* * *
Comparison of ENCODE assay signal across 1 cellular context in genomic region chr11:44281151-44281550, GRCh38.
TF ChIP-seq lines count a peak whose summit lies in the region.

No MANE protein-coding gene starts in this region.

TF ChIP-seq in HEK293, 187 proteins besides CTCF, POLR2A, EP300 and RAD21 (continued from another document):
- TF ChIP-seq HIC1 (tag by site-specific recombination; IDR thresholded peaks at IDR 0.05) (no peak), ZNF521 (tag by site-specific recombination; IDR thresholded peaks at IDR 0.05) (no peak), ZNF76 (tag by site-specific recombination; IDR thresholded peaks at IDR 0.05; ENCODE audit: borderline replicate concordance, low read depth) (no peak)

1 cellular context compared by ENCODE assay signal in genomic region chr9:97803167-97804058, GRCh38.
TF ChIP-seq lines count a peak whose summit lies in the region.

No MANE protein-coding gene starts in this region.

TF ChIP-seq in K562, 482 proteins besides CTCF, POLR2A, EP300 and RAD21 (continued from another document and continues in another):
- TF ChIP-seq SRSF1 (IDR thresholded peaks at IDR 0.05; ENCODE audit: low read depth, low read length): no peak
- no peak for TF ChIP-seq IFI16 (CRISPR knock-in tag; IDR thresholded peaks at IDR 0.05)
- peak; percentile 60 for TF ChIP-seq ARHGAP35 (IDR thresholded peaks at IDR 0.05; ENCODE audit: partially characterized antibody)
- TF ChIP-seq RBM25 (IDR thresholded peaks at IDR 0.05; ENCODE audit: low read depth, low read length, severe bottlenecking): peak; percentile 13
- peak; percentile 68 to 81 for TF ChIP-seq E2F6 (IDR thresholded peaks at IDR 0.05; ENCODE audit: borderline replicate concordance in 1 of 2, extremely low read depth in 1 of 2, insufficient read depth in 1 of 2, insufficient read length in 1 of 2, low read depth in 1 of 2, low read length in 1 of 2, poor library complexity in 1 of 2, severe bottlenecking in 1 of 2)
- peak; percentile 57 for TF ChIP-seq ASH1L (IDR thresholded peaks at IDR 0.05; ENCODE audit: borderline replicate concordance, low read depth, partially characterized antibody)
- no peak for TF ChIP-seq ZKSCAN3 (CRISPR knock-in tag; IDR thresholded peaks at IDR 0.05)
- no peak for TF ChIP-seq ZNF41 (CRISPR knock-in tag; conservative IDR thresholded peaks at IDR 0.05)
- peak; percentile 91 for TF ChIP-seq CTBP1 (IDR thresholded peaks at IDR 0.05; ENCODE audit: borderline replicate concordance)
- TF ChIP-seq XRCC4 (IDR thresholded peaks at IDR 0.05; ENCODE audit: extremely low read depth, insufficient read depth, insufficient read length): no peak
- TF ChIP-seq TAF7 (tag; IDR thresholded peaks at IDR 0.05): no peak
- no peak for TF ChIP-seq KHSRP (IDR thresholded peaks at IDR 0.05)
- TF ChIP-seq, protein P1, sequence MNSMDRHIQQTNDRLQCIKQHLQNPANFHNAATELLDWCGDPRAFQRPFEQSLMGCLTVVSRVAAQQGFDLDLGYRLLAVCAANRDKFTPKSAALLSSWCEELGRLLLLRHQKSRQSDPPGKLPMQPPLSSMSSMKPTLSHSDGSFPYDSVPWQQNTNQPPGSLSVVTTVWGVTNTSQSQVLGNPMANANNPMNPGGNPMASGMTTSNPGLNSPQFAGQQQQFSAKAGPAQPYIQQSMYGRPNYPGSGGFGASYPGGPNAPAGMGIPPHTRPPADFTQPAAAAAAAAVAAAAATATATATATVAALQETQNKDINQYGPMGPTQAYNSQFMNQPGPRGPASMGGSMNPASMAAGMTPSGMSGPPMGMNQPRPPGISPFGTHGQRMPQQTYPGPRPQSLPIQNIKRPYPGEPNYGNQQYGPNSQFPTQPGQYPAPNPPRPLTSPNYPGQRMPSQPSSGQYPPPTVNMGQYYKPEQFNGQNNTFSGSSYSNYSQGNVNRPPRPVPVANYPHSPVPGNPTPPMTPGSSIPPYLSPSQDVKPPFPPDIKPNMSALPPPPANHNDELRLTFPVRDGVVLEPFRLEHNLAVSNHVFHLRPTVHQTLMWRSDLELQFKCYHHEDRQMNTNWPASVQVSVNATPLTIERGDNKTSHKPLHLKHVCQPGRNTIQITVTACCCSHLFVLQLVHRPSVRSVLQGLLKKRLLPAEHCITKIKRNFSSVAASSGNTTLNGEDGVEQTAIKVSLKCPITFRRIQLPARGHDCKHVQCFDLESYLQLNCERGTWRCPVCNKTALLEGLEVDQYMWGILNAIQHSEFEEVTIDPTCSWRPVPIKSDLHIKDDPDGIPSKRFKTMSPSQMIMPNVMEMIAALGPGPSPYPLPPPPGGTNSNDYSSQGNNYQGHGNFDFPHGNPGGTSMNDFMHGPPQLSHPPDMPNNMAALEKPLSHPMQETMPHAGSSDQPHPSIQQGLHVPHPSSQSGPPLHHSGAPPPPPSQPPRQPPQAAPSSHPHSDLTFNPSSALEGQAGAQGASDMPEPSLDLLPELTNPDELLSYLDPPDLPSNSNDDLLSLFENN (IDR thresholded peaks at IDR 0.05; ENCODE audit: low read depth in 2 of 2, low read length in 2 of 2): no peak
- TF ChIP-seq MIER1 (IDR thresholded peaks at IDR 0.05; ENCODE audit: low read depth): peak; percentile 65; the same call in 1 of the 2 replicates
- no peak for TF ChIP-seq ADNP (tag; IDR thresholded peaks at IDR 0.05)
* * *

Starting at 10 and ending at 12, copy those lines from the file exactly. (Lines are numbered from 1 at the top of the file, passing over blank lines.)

- TF ChIP-seq SRSF1 (IDR thresholded peaks at IDR 0.05; ENCODE audit: low read depth, low read length): no peak
- no peak for TF ChIP-seq IFI16 (CRISPR knock-in tag; IDR thresholded peaks at IDR 0.05)
- peak; percentile 60 for TF ChIP-seq ARHGAP35 (IDR thresholded peaks at IDR 0.05; ENCODE audit: partially characterized antibody)